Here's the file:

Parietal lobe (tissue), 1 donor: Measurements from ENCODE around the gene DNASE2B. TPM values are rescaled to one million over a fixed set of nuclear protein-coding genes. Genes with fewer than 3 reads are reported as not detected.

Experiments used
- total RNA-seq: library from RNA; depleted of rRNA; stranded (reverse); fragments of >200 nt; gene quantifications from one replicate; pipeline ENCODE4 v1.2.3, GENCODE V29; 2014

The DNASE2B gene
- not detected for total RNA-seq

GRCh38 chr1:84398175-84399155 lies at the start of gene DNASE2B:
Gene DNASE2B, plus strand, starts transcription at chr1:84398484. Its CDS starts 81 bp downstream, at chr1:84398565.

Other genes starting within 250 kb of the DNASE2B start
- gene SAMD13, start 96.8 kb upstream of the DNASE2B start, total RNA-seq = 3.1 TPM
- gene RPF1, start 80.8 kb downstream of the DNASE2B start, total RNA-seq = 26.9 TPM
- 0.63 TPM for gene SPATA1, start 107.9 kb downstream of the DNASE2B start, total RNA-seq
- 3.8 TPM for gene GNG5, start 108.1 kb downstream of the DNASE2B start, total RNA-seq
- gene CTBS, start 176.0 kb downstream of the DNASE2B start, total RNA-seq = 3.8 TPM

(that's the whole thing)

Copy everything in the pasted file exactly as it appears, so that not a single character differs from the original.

Parietal lobe (tissue), 1 donor: Measurements from ENCODE around the gene DNASE2B. TPM values are rescaled to one million over a fixed set of nuclear protein-coding genes. Genes with fewer than 3 reads are reported as not detected.

Experiments used
- total RNA-seq: library from RNA; depleted of rRNA; stranded (reverse); fragments of >200 nt; gene quantifications from one replicate; pipeline ENCODE4 v1.2.3, GENCODE V29; 2014

The DNASE2B gene
- not detected for total RNA-seq

GRCh38 chr1:84398175-84399155 lies at the start of gene DNASE2B:
Gene DNASE2B, plus strand, starts transcription at chr1:84398484. Its CDS starts 81 bp downstream, at chr1:84398565.

Other genes starting within 250 kb of the DNASE2B start
- gene SAMD13, start 96.8 kb upstream of the DNASE2B start, total RNA-seq = 3.1 TPM
- gene RPF1, start 80.8 kb downstream of the DNASE2B start, total RNA-seq = 26.9 TPM
- 0.63 TPM for gene SPATA1, start 107.9 kb downstream of the DNASE2B start, total RNA-seq
- 3.8 TPM for gene GNG5, start 108.1 kb downstream of the DNASE2B start, total RNA-seq
- gene CTBS, start 176.0 kb downstream of the DNASE2B start, total RNA-seq = 3.8 TPM